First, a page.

Jul 13, 2012

Ford-backed marketing campaign aims to boost pubradio listening

SEATTLE — The Ford Foundation will provide a $750,000 grant to NPR in support of a new marketing campaign designed to build awareness and listenership of local stations.

The grant, announced by NPR President Gary Knell during a Friday (July 13) luncheon at the Public Media Development and Marketing Conference, will help NPR respond to recent research findings that measured high trust rankings for NPR among news consumers, yet also revealed that a sizable portion of the potential audience — 25 percent ­— isn’t aware that NPR exists.

Four stations to participate in the campaign have already been identified: KERA, Dallas; WFYI, Indianapolis; WMFE, Orlando; and KPBS, San Diego.

Harris Interactive conducted the national brand study in late 2011 with 2,500 adults aged 18 and older, according to Dana Davis Rehm, NPR’s chief spokesperson. News consumers who knew of NPR rated it very highly among other top news brands, including the Wall Street Journal, the New York Times, and cable news outlets CNN, Fox News and MSNBC, she said. Only the BBC had higher trust rankings.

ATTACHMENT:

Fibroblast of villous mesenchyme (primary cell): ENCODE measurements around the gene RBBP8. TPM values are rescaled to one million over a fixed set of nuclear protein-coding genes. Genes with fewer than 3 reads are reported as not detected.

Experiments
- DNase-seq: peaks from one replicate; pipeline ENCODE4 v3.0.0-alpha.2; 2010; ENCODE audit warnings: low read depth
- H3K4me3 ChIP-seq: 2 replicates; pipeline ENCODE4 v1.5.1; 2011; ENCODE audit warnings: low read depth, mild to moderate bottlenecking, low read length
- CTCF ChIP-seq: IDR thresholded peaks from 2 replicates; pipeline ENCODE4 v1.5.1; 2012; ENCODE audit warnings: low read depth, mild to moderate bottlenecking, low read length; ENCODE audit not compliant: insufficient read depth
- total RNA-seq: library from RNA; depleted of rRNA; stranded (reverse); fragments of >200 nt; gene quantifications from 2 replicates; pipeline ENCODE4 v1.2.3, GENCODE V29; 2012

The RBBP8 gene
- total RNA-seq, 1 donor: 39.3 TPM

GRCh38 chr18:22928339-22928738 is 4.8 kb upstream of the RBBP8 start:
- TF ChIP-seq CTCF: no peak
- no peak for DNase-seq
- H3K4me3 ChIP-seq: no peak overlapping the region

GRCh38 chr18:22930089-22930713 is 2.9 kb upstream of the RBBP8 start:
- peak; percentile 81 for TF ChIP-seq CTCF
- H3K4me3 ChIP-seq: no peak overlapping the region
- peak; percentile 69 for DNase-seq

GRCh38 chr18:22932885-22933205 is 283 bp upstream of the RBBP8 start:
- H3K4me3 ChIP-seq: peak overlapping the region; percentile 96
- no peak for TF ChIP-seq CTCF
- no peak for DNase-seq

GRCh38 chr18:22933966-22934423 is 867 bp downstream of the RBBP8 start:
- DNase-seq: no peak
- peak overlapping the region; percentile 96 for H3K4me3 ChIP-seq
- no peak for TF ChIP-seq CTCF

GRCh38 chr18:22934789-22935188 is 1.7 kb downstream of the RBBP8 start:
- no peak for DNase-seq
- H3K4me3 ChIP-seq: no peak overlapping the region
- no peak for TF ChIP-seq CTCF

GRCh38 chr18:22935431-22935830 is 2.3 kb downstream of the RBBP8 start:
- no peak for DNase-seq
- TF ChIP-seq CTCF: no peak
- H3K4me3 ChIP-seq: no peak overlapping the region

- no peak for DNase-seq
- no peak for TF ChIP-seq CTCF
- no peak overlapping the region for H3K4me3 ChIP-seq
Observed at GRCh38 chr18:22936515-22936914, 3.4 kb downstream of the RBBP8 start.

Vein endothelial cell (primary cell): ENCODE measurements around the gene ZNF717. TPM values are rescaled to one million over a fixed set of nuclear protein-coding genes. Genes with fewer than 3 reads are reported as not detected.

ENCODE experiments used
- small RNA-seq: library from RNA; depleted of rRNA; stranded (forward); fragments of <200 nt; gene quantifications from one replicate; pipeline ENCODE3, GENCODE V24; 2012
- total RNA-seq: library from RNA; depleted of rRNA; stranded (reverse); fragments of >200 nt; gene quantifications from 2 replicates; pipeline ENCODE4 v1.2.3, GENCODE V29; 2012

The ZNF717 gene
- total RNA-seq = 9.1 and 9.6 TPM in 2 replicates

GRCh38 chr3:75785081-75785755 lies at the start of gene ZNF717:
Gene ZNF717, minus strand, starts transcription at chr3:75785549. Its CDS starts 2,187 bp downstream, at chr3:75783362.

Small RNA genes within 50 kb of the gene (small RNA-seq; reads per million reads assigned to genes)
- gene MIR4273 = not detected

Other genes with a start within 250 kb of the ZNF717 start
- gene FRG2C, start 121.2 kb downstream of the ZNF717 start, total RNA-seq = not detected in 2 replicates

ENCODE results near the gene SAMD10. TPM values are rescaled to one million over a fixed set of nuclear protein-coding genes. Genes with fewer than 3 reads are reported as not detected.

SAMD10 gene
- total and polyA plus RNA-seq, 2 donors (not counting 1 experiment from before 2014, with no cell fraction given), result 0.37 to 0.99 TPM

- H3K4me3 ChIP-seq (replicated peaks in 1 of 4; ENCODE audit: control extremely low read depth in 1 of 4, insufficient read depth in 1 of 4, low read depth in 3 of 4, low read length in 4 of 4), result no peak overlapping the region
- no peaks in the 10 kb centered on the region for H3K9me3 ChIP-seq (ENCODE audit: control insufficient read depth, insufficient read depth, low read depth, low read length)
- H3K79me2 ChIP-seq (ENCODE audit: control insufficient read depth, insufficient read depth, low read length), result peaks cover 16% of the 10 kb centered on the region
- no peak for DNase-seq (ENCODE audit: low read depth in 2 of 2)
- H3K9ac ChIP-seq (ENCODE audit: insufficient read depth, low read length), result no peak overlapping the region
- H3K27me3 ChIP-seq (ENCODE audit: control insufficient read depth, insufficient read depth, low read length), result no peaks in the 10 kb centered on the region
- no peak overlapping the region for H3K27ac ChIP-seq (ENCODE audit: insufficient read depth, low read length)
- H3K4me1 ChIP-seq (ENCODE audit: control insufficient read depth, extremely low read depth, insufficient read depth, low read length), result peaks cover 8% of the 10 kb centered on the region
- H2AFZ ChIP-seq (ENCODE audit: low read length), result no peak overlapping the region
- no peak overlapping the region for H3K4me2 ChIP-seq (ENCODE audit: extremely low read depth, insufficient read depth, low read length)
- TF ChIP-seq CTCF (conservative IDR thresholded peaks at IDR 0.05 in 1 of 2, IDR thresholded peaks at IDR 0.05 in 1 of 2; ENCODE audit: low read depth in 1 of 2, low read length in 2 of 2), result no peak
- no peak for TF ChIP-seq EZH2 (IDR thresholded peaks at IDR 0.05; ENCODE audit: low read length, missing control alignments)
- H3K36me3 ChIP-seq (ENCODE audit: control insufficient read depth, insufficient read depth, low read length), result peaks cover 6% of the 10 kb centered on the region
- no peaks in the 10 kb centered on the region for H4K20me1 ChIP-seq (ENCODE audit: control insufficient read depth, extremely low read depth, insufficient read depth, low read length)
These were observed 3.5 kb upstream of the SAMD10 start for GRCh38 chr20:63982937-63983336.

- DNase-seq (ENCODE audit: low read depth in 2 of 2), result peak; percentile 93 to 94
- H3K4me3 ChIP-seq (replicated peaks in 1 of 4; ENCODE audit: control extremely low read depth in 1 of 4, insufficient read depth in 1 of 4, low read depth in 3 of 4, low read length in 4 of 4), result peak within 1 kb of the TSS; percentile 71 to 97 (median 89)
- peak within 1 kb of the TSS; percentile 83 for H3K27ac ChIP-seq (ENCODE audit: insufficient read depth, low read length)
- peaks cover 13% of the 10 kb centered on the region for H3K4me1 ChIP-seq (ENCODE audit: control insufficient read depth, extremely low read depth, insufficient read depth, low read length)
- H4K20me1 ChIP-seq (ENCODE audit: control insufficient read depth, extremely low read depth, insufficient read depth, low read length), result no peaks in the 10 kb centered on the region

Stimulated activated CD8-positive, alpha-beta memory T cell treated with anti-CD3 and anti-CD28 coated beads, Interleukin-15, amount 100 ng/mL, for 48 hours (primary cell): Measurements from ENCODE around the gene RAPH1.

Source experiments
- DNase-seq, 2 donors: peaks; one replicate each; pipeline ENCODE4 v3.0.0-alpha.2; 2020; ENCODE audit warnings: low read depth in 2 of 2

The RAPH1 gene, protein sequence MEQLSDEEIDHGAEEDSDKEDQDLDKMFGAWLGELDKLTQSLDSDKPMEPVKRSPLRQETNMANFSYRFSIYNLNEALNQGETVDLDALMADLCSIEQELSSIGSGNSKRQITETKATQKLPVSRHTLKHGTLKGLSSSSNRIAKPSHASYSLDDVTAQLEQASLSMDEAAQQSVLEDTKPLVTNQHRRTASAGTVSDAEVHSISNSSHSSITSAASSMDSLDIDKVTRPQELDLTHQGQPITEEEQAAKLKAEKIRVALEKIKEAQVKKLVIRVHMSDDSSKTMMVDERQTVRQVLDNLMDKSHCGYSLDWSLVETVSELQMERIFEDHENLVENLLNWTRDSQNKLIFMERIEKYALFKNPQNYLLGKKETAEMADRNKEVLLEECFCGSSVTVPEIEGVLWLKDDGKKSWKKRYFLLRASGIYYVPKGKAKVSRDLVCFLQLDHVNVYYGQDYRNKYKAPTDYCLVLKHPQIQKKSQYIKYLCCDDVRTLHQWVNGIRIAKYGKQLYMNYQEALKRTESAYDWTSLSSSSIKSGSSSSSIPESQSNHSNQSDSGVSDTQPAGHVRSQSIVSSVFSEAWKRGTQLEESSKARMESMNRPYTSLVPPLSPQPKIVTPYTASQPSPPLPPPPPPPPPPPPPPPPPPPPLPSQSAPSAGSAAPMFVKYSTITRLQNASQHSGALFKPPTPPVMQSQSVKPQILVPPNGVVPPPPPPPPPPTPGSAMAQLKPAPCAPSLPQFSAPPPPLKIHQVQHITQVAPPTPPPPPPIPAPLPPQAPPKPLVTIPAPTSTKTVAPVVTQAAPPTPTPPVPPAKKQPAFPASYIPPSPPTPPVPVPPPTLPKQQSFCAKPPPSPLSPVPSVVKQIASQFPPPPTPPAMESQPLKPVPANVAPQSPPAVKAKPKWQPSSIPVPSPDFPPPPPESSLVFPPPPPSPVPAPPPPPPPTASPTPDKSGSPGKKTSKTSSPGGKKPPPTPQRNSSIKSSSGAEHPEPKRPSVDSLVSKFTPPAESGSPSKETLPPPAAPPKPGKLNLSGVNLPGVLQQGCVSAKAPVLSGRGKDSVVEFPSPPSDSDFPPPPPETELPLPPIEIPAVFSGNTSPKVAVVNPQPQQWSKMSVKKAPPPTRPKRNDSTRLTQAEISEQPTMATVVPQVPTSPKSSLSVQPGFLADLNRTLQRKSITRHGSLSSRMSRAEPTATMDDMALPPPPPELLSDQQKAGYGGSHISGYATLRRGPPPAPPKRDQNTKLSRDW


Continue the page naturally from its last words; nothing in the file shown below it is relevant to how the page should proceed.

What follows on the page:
“But the downside was our visibility,” Rehm said. “If 25 percent of adults do not know who we are, we’ve got work to do.”

The Harris study’s findings echoed those of earlier audience research — the 2010 Audience Opportunity Study — which found that millions of news consumers who shared the same values as public radio listeners were not aware of NPR.

To test the effectiveness of the campaign on a national scale, NPR chose stations for geographic diversity, Rehm said. It also sought stations that with no public radio news competitors in their markets.

The marketing campaign has not yet been created, but will be designed to increase the cumulative audience of each participating station as measured by Arbitron, as well as the numbers of people listening to the station’s web stream. The campaign will place billboard and digital ads in each market.

NPR has solicited proposals from ad agencies and is in the process of deciding which will win the contract, Rehm said. The campaign launch is set for later this fall.